Last Updated on Monday, 12 December 2022, 16:20 by Denis Chabrol
Vendors, who sell food and beverages in caravans and stalls outside the Georgetown Public Hospital (GPH), on Tuesday afternoon vowed to remain there in defiance of a final removal order by the Public Works Ministry, even as the Georgetown City Council was preparing to take the matter to court.
The more than 20 vendors, who sell food to GPH staff, patients and visiting relatives of in-patients, said they pay weekly cleansing fee of GY$3,000 to sell there and a number of them even showed written permission that they obtained from City Hall to sell on New Market Street between Thomas and East Streets.
They are incensed that they are being ordered to remove although their caravans and stalls are beyond the white line and they assist in cleaning the drain behind them. They denied the claim by the Public Works Ministry that the caravans were causing traffic congestion.
Among those plying their trade is a woman whose son is studying to become a Medical Doctor, and she says vending there is her only means of livelihood including paying her child’s tuition fees. “It will affect me real bad because I am a single parent. My son is doing medicine at the Georgetown Hospital. He is a an ‘A student’ and if move where will I go? How will I upkeep him? I have to pay the UG fee. It is everybody who is out here, they are depending on this for their livelihood,” vendor Amma Gibbons told Demerara Waves Online News.
She vowed to “fight for our rights” because Brazilians are selling in Georgetown so “why can’t I sell too”. “It is not right, it is not fair. We are all Guyanese. We are doing the right thing. We are not going and steal and do any bad thing. We are just trying to make ends meet,” she added.
The vendors said they were issued removal notices one week ago and on Tuesday they were issued a final notice and specifically told that they must remove their glass cases because they would be taking away the caravans.
Another vendor said she expected the Minister of Public Works to be considerate by finding an alternative location where they could make similar volumes of sales. “I am just concerned about my livelihood; if he can just be patient with us, help us to get some place because it is the City Council, the Mayor is who put us here,” said Rachael Hinds. She suggested that the Minister of Public Works and the City Mayor work together to find an alternative location to sell. At the s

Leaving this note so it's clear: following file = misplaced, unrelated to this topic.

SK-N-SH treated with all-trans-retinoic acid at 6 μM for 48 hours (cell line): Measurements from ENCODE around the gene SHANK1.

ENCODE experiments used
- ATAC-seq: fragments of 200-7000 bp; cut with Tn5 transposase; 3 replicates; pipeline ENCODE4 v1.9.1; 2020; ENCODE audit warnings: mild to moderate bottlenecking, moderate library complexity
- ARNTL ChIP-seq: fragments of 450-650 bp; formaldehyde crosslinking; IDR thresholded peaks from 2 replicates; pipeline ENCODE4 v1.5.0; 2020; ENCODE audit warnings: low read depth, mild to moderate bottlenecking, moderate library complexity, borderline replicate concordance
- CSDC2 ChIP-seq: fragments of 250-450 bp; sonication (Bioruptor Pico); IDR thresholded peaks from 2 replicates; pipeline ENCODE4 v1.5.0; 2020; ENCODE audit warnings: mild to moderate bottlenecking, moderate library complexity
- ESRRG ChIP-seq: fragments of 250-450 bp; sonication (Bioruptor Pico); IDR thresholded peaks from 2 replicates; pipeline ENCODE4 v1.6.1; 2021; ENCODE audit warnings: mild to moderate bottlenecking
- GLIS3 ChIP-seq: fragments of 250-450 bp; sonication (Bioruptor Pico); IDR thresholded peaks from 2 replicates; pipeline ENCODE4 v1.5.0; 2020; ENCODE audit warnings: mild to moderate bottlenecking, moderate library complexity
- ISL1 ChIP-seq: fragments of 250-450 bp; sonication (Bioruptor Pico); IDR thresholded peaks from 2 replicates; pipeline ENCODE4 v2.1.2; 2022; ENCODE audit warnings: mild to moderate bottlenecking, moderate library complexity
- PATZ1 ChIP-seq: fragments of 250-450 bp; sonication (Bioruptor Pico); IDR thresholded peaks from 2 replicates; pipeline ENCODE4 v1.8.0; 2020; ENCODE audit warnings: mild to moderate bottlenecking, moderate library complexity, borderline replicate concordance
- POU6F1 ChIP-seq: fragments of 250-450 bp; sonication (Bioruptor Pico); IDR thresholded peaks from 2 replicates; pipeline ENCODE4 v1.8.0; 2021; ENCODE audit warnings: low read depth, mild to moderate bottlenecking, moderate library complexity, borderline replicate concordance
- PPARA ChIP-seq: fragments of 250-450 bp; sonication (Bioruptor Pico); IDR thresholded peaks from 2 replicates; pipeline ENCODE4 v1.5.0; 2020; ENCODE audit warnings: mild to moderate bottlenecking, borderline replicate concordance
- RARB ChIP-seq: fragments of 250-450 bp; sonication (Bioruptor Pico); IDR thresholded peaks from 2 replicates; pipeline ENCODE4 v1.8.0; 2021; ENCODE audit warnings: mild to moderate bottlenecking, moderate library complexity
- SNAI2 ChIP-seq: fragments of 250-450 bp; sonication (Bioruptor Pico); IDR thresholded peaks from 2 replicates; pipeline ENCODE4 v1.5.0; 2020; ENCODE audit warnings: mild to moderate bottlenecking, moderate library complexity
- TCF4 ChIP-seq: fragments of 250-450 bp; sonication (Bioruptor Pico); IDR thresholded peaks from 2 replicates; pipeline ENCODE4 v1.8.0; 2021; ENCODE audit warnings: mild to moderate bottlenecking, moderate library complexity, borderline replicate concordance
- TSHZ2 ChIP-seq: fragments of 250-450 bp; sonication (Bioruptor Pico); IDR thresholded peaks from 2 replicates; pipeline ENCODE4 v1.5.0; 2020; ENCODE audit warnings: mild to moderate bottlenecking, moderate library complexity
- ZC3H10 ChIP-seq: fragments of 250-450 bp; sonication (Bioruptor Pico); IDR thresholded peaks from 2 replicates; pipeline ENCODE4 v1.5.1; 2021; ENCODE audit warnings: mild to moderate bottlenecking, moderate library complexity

ame time, she was wary of reduced sales at another location and “soon you will be out of business.”
Vendor, Audie Adams, who has been selling outside GPH for about 30 years, questioned whether Mr Edghill was indeed God-fearing to force people out of a livelihood especially at Christmas Time. He warned that the governing People’s Progressive Party Civic (PPPC) risked losing much-needed votes at the next general and regional elections that are constitutionally due in 2025. “I want them to know that an election coming and the same people who they are pushing is who they will need and we will not support them. We can’t take it anymore so we are prepared for them this afternoon as they come. We will fight,” Mr Adams said. The vendor said the Public Works Minister “has a gold plate and a gold spoon” and so could not appreciate how ordinary people were eking out their livelihoods.
Ms Gibbons produced written evidence that she was granted permission by the Council on July 13, 2021 to operate a food caravan outside the GPH.
City Major Ubraj Narine, for his part, deemed the Public Works Ministry’s notice of removal illegal, adding that Council neither considered that order nor was the Council approached by the Public Works Ministry. Mr Narine said he has asked the City Hall administration to take legal action because the notice breaches the authority of the Municipality. “As stated previously, and in accordance with the Municipal laws which designate Municipal roads, I have advised the Council to initiate legal proceedings against this notice,” he said.
Mr Narine contended that the planned removal of the vendors from outside the Georgetown Public Hospital was a deliberate economic strategy aimed at preventing poor people from earning a decent living further pushing them into poverty.